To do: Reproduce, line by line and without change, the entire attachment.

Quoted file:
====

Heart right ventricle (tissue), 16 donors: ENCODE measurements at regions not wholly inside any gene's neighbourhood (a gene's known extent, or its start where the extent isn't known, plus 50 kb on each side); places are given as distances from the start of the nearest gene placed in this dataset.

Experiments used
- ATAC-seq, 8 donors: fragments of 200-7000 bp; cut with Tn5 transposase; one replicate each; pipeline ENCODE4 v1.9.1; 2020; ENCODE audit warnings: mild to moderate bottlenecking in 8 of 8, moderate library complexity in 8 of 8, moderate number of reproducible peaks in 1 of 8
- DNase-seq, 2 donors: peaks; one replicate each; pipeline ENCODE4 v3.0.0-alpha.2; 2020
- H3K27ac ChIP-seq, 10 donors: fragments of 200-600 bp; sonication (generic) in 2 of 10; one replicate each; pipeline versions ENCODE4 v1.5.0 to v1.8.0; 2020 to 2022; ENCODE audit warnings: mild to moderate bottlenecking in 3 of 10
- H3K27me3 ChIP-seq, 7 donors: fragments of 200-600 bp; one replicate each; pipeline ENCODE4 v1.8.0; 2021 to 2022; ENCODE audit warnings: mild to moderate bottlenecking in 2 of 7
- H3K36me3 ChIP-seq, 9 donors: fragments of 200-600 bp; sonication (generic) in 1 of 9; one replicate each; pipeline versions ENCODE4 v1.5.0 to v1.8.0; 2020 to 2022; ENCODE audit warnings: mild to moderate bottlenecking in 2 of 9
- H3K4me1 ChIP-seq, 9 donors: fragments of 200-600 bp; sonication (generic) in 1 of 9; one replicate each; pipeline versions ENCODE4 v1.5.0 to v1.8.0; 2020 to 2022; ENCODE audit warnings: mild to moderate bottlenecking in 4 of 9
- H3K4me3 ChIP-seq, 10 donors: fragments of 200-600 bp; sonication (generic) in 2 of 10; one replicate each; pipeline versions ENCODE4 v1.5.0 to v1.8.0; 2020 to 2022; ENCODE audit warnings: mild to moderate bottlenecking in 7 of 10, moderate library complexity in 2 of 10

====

Heart right ventricle (tissue), 16 donors: ENCODE measurements at regions not wholly inside any gene's neighbourhood (a gene's known extent, or its start where the extent isn't known, plus 50 kb on each side); places are given as distances from the start of the nearest gene placed in this dataset.

Experiments used
- ATAC-seq, 8 donors: fragments of 200-7000 bp; cut with Tn5 transposase; one replicate each; pipeline ENCODE4 v1.9.1; 2020; ENCODE audit warnings: mild to moderate bottlenecking in 8 of 8, moderate library complexity in 8 of 8, moderate number of reproducible peaks in 1 of 8
- DNase-seq, 2 donors: peaks; one replicate each; pipeline ENCODE4 v3.0.0-alpha.2; 2020
- H3K27ac ChIP-seq, 10 donors: fragments of 200-600 bp; sonication (generic) in 2 of 10; one replicate each; pipeline versions ENCODE4 v1.5.0 to v1.8.0; 2020 to 2022; ENCODE audit warnings: mild to moderate bottlenecking in 3 of 10
- H3K27me3 ChIP-seq, 7 donors: fragments of 200-600 bp; one replicate each; pipeline ENCODE4 v1.8.0; 2021 to 2022; ENCODE audit warnings: mild to moderate bottlenecking in 2 of 7
- H3K36me3 ChIP-seq, 9 donors: fragments of 200-600 bp; sonication (generic) in 1 of 9; one replicate each; pipeline versions ENCODE4 v1.5.0 to v1.8.0; 2020 to 2022; ENCODE audit warnings: mild to moderate bottlenecking in 2 of 9
- H3K4me1 ChIP-seq, 9 donors: fragments of 200-600 bp; sonication (generic) in 1 of 9; one replicate each; pipeline versions ENCODE4 v1.5.0 to v1.8.0; 2020 to 2022; ENCODE audit warnings: mild to moderate bottlenecking in 4 of 9
- H3K4me3 ChIP-seq, 10 donors: fragments of 200-600 bp; sonication (generic) in 2 of 10; one replicate each; pipeline versions ENCODE4 v1.5.0 to v1.8.0; 2020 to 2022; ENCODE audit warnings: mild to moderate bottlenecking in 7 of 10, moderate library complexity in 2 of 10